• Kieron Quirke in the Evening Standard (four stars) - “You want epic sweep, you got it. Jack Shepherd's rambling and rather wonderful history of the Victorian Chartist movement confirms, after the massive themes of Howard Brenton's In Extremis, that Dominic Dromgoole's Globe is a venue for new writing of special, grand-scale quality. Rarely has the Globe's space been such a feeder for the imagination as in Mark Rosenblatt's production … The story is anything but focused - major characters pop up and disappear, and the action veers around Britain. Yet as fights spill into the pit, and as the Galleries become pulpits for violent debate, you don't feel the lack of a well-made play. Rabble-rousing speeches (including those of Peter Hamilton Dyer's superbly noble William Lovett) and public hangings make the groundlings co-conspirators in the cause … Gloriously, we feel at the centre of a land seething with high idealism, on a brink between peaceful concession or violent revolution … It's a melodramatic sort of tale, and with all the righteous rhetoric and hissable villains, there are a few Hollywood moments that might irritate more sensitive palates. No matter. In this case, strong tastes make great theatre.”

  • Paul Taylor in the Independent (three stars) – “In this expertly orchestrated premiere production by Mark Rosenblatt, it is a piece that demonstrates how well Shakespeare's Globe lends itself to drama involving passionate public debate … With delegates positioned in every part of the auditorium, the theatre is thrillingly transformed into a ‘People's Parliament’ in the scene where Shepherd dramatises the acrimonious convention in Birmingham. The play counterpoints the build-up of revolutionary ferment with the story of London flower-girl Lizzie Bains (a winningly whole-hearted Louise Callaghan) … Lizzie's political development from a girl who more than half believes the myth that working-class suffering is natural echoes the shift of consciousness in the drama as a whole. Her tale, though, is not a strong enough thread to pull this play into taut, imaginative unity. Feargus O'Connor (Jonathan Moore) has the makings of a fascinating character but there's no time to explore … And yet I was left with a positive impression … the piece may sometimes lack focus but is always vibrantly alive.”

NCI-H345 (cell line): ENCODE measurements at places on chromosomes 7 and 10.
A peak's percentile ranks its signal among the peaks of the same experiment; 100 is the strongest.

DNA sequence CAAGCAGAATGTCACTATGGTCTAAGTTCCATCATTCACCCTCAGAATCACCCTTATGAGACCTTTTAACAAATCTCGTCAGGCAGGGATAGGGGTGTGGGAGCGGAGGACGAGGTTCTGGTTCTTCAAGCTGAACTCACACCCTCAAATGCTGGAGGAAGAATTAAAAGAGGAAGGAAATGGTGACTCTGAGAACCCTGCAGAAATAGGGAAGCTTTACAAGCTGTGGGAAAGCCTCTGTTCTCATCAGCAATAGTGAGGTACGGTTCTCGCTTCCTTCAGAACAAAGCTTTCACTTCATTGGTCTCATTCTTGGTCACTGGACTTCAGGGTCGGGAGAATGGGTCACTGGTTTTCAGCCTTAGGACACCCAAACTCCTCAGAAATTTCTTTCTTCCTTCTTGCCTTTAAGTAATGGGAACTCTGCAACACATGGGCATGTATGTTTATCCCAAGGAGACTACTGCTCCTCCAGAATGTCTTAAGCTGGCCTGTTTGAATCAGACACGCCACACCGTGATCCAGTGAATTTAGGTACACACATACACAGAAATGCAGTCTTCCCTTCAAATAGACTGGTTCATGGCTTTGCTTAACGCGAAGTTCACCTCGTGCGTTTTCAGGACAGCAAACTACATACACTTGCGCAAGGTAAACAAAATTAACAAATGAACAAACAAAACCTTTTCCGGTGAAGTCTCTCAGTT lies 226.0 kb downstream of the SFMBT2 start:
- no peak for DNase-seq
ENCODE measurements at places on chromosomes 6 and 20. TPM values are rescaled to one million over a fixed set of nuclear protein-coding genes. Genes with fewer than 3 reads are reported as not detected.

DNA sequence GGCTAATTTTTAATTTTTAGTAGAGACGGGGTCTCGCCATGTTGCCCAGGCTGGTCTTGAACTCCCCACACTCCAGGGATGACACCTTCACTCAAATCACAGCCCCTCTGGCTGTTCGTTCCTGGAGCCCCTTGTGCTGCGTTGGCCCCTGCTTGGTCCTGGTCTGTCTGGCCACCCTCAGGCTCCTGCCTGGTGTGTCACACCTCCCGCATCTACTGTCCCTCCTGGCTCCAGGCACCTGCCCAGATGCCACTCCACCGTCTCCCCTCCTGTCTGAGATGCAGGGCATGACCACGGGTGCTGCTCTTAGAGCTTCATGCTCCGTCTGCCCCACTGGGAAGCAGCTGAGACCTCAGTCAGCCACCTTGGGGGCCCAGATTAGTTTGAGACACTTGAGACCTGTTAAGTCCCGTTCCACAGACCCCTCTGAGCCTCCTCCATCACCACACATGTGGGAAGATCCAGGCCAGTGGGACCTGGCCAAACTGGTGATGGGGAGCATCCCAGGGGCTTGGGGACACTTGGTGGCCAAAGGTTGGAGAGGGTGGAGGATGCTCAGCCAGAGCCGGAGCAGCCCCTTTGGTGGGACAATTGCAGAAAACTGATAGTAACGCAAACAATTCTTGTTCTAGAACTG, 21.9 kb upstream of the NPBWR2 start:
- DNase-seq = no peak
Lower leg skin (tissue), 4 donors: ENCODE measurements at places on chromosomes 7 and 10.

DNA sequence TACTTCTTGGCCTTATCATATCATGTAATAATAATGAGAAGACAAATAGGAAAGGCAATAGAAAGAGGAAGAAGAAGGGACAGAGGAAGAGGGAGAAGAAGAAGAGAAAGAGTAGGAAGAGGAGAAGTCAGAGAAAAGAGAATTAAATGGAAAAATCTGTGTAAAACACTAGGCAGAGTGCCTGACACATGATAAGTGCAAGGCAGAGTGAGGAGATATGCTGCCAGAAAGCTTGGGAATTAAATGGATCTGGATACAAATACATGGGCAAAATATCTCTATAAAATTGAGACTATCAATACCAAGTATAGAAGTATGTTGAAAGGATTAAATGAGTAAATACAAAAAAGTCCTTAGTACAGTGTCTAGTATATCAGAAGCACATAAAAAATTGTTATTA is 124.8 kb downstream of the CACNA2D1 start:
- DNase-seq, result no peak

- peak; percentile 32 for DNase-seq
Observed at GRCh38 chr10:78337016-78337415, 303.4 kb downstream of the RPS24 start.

• Emma John in Time Out London (three stars) - “Within the history lesson, playwright Jack Shepherd interweaves the ballad-style narrative of a young London girl, Lizzie Bains, and a serving boy, Will. A large cast bombards us with characters, both historical and fictional. It is hard to keep track of them, and many remain at the level of Dickensian caricature: the female philanthropist, the uncaring factory owner. Craig Gazey gives a heart-winning performance as cheeky, romantic Will, and Louise Callaghan braves through some clichéd dialogue as Lizzie, but even their subplot, which sees them caught up in the Chartists’ protests, hops along in a disjointed manner. Throughout the play, director Mark Rosenblatt uses the pit audience as part of the action. At its most successful, Holding Fire! manages evocatively to create the febrile atmosphere of a simmering nation: at one point the audience becomes the crowd at a rally threatening to get out of hand and soldiers turn their cannon upon us. But Shepherd fails to manage the individual stories, meaning he never does justice to the central, heroic figure of Lovett.”

    - by Tom Atkins